ABOVE: Apart from the elite, most Thai women went topless until the early 20th century. Photo: Cornell University Library
Thailand’s guardians of culture will go beyond offering discounts to people wearing period costumes and draft schools in their effort to make it a popular thing.
To fan the flame of a small trend of people posting photos of them wearing period costumes, the Ministry of Culture Culture said it will ask the Ministry of Education to encourage university faculty and students to wear “traditional Thai clothes.”
The goal seems to be having everyone dressed up like extras from a Naresuan film to fulfill some fantasy of a Return to The Way Things Were.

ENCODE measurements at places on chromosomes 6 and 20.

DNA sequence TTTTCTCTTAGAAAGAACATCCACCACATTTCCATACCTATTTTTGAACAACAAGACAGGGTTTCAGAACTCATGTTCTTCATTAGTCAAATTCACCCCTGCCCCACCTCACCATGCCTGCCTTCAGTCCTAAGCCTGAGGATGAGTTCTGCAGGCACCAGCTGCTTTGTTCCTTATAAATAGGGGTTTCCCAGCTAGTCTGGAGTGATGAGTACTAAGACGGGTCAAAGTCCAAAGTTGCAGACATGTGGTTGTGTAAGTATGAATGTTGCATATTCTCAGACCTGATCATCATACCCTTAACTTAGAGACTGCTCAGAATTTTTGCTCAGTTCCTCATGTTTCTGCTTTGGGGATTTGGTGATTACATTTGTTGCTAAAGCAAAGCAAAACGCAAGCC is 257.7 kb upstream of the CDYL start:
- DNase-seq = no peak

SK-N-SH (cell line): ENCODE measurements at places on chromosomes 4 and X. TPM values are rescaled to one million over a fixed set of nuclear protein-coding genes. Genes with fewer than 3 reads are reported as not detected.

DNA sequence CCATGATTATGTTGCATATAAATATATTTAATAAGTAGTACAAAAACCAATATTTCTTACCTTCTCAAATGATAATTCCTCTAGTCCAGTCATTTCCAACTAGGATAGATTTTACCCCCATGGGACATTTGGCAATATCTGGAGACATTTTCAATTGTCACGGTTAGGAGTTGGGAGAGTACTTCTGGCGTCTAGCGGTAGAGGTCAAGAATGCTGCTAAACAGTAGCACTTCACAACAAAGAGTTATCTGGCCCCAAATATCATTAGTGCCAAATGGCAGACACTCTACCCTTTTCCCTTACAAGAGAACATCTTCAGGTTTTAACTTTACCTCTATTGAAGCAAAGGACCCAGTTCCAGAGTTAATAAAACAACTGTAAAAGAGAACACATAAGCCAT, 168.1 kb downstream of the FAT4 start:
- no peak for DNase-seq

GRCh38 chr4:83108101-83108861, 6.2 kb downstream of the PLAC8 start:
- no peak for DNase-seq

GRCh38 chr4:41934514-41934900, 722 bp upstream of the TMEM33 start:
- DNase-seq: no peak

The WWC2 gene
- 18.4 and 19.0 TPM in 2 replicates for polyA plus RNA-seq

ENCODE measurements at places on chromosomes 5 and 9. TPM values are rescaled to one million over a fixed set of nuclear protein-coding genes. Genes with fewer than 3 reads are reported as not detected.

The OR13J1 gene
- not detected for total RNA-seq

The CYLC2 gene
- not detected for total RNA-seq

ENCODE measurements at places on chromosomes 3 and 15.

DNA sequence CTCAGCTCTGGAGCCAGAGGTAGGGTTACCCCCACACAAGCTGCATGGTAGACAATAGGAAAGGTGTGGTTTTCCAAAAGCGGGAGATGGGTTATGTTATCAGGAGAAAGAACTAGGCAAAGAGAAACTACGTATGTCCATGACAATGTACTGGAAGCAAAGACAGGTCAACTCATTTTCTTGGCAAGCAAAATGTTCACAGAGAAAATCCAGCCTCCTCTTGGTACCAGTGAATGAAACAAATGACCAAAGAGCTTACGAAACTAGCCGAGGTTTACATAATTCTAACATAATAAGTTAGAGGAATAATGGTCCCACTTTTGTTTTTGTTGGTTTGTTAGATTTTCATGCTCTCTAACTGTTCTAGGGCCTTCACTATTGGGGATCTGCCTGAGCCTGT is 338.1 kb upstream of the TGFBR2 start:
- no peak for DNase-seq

Or weren’t, in this case.
A contemporary version of how Thai women supposedly dressed through the ages – if they had red hair, enormous eyes and a timeless supply of skin bleach. Photo: Mindmelody
Before Thailand’s military government, allied with imperial Japan, compelled all women to cover up with 1941’s “Mandate 10,” traditional clothing would mean boobs. A lot of boobs, as was common at the time, at least for the masses.
Like these boobs:
Photos: Photograph Album of Siam 1900, Cornell University Library
Or these of unknown provenance found in a Pantip.com thread discussion:
Given the ministry’s troubled relationship with boobs, it’s unsurprising they were ommitted from examples offered by state media announcement of the coming August campaign.